The second class had Turner’s better students. Similar mix of mostly Hispanic students with African Americans. No Caucasians here. We had not been in class more than five minutes when a small, very young boy approached me with a drawing on notebook paper in hand “Here is a sketch I did” and he presented a pencil drawing of me in my deconstructed jacket. He really nailed my look, although I thought my shoulders looked too slouched. He signed the sketch: “To Mr. Mr. Willet.”

This was a block class – double period – so we had time to cover the same Impact Makers/social enterprise overview and questions before jumping into the exercise. These boys were quicker with their answers than the other class but no more enthusiastic – the earlier guys had impressed me with how much they embraced the lesson. Turner and I traded back and forth on our remarks and questions. Mr. Willett and Mr. Mr. Willett, father and son. One young, physically striking white guy with his blond hair slicked back. And another, much older, much thinner white guy with his graying hair, badly in need of a haircut.

We broke the students into groups to start their “make a company” exercise, journals open, laptops on, large paper and markers out. I was concerned at first that the laptops would distract the boys from their objective, but most of them actually began to research their ideas. Some jumped directly to sketching out a company logo. Other boys debated each partners’ brainstorming ideas. Turner and I moved around the room from one group to another. I did not say much; Turner reminded them that they needed to come up with a company that did something good for the community and their employees. More ideas. More web surfing.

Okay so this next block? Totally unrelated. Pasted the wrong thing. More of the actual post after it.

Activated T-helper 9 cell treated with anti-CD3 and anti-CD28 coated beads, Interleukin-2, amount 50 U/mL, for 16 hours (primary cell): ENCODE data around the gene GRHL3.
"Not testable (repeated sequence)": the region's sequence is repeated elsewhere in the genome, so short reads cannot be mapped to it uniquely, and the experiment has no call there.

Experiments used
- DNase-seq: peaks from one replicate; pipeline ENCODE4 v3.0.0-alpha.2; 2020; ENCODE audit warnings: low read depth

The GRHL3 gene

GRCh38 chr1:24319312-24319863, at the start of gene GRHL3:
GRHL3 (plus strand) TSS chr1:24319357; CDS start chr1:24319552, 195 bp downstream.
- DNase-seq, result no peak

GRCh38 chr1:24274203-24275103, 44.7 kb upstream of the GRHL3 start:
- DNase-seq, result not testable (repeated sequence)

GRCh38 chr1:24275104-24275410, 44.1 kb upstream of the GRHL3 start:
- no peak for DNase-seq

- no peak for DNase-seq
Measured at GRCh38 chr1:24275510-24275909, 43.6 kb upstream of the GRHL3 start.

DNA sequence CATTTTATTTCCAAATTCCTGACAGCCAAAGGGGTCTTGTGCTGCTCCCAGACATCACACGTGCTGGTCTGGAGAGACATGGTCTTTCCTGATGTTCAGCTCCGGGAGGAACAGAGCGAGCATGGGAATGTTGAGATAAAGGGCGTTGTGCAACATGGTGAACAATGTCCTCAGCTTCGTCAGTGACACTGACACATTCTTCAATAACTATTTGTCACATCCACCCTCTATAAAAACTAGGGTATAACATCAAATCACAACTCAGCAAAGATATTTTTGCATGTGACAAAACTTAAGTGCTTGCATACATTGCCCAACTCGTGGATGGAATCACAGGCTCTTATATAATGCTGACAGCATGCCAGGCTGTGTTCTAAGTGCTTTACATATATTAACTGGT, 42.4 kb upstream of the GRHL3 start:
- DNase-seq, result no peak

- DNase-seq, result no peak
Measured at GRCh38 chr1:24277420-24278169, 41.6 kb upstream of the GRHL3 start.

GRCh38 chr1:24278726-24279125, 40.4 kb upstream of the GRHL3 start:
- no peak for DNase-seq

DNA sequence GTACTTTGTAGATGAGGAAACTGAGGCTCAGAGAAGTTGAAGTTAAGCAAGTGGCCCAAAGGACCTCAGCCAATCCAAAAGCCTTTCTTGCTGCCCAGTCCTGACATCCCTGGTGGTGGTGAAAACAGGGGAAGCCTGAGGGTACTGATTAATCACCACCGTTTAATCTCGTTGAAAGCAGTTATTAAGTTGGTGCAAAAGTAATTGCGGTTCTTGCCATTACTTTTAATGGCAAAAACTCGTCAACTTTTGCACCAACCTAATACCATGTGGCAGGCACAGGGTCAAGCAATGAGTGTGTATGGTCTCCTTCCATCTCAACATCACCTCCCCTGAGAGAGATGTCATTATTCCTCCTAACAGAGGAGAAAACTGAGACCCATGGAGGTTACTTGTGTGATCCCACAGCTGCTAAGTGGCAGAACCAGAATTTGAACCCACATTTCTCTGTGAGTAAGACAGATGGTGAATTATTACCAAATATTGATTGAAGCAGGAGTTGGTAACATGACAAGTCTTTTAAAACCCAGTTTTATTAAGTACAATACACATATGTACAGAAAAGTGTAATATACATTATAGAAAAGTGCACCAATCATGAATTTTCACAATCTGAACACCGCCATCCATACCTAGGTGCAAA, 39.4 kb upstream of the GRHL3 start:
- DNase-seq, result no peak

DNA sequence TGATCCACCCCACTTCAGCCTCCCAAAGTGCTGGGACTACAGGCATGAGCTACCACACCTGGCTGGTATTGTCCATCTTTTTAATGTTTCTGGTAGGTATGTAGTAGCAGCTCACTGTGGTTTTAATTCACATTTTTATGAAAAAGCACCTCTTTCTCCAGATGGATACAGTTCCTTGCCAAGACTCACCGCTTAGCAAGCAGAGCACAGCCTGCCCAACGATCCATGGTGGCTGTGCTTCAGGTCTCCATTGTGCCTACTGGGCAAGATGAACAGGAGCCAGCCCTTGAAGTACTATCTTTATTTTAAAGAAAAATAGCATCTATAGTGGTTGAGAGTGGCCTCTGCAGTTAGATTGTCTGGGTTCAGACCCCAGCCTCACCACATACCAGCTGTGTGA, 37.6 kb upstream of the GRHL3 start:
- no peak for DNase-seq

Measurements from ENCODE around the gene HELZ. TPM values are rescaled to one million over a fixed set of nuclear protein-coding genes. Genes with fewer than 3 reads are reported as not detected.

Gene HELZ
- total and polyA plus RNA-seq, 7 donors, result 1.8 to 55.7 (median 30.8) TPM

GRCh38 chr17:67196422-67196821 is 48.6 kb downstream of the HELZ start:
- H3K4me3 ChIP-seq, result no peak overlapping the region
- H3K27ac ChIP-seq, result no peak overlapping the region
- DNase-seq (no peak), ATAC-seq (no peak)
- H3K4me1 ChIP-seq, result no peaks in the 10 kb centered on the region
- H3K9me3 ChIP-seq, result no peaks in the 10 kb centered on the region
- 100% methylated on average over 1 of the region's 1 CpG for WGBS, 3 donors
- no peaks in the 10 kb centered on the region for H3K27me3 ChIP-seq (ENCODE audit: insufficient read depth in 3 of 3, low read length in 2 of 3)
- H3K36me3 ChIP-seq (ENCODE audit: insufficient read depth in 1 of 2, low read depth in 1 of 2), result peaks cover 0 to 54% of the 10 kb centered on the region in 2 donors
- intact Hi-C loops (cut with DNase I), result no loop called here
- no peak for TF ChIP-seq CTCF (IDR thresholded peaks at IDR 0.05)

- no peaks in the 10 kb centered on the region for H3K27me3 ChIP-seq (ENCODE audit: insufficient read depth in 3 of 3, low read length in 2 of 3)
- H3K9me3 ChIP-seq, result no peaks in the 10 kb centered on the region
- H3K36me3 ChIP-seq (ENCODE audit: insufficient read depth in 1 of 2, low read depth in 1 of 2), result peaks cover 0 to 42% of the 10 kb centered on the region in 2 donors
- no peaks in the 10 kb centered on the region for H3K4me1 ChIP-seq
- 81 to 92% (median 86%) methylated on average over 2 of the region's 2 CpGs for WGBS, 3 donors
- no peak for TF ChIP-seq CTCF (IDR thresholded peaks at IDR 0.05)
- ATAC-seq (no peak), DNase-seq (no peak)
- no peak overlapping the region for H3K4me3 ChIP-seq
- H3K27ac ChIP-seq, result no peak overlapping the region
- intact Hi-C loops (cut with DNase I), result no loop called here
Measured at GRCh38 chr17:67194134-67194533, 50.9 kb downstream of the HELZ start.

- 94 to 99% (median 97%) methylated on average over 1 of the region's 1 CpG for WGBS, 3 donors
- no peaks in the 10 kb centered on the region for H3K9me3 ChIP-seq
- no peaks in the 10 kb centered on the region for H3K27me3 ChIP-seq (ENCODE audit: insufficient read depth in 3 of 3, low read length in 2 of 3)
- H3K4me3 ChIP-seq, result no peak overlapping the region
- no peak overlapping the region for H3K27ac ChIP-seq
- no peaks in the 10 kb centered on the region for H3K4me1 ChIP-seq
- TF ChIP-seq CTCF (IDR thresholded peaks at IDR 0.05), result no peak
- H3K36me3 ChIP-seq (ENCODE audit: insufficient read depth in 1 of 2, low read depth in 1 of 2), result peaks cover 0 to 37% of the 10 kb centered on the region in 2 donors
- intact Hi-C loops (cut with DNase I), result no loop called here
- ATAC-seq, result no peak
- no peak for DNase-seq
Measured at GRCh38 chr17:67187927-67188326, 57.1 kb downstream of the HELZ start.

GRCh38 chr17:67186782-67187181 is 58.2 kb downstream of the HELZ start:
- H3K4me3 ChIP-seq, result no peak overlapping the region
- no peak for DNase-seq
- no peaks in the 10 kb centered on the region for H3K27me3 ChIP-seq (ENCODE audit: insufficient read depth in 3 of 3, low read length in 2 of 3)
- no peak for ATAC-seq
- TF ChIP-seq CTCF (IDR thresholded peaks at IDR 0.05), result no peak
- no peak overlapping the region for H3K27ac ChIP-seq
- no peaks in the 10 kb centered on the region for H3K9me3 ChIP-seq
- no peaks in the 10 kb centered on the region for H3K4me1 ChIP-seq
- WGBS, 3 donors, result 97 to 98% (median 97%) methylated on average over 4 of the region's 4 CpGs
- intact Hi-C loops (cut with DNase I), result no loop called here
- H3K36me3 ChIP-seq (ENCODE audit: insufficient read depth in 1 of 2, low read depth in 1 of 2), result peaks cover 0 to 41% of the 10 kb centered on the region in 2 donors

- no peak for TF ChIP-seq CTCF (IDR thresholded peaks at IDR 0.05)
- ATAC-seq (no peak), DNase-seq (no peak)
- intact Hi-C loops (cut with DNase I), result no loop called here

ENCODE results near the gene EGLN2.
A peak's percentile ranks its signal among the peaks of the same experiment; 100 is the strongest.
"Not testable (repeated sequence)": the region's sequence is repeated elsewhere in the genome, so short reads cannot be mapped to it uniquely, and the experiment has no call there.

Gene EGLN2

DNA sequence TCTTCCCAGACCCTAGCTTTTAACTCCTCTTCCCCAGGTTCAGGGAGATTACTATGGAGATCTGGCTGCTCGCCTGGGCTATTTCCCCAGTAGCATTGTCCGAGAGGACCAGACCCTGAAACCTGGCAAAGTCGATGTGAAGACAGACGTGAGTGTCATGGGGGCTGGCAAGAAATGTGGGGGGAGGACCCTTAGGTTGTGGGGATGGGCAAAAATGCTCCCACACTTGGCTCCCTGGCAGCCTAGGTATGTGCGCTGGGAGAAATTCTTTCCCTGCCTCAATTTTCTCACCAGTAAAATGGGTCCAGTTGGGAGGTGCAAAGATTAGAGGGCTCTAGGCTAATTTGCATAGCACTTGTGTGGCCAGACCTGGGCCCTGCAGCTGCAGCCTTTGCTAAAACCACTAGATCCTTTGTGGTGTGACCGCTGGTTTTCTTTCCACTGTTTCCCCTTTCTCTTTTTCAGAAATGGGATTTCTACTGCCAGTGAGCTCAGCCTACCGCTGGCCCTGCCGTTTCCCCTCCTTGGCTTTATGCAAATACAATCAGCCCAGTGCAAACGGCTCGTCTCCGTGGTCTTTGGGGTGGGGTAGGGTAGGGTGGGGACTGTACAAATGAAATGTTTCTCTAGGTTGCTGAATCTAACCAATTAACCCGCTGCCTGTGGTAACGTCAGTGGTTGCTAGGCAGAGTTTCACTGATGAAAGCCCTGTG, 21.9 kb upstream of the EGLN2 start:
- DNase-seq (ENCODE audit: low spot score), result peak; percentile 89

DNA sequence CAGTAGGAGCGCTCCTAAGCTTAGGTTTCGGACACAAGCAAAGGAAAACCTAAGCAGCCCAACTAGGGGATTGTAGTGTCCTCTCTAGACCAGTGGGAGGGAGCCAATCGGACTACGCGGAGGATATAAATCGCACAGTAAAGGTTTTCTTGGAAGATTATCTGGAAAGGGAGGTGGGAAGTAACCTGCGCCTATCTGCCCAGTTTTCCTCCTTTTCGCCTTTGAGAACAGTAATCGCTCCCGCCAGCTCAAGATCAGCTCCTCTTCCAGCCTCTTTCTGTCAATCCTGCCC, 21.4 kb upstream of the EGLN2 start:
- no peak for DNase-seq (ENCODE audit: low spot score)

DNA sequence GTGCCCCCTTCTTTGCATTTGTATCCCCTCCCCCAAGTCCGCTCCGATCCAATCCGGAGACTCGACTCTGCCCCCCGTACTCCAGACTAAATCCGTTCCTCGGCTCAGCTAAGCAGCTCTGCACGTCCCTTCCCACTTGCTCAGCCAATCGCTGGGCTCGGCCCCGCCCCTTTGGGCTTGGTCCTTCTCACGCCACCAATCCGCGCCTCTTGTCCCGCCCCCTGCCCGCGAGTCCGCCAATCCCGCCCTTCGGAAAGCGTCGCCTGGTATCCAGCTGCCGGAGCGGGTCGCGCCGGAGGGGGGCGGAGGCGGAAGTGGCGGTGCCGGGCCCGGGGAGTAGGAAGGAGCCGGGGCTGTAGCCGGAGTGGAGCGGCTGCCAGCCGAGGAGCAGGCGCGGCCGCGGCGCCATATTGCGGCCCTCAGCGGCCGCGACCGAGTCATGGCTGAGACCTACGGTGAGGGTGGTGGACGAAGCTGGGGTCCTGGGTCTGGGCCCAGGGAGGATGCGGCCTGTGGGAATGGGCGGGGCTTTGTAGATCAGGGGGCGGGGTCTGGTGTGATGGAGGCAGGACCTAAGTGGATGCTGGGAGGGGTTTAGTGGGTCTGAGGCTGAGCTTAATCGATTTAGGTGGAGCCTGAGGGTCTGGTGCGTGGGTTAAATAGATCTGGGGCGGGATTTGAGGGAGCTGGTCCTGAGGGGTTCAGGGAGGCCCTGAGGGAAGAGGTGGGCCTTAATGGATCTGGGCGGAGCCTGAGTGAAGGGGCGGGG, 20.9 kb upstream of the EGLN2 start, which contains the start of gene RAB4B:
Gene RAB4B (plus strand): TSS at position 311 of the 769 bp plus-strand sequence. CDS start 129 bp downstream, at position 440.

I looked over the shoulder of one boy and saw his sketch of a guy guzzling booze from a bottle. And that was the only image on the large piece of paper. This could be trouble – had I inspired an alcohol based over indulgence? The artist later explained that he wanted to create a company that delivered alcohol to people’s homes so that they did not need to drink and drive, and he cited Texas alcohol related traffic fatalities.

Two eager boys approached Turner and me excitedly saying that they needed to survey us – Turner had mentioned extra credit for the use of charts. “Would you living in Virginia use a device that was an underwater google, sunglasses, computer, virtual reality, everything kind of shades?” “Yes,” I replied. “Excellent: that’s 50% adoption. Would you in Texas use a ….?” “Yes.” “Excellent. That’s 100% adoption.” The boys followed up in short order with a bar graph reflecting their market survey.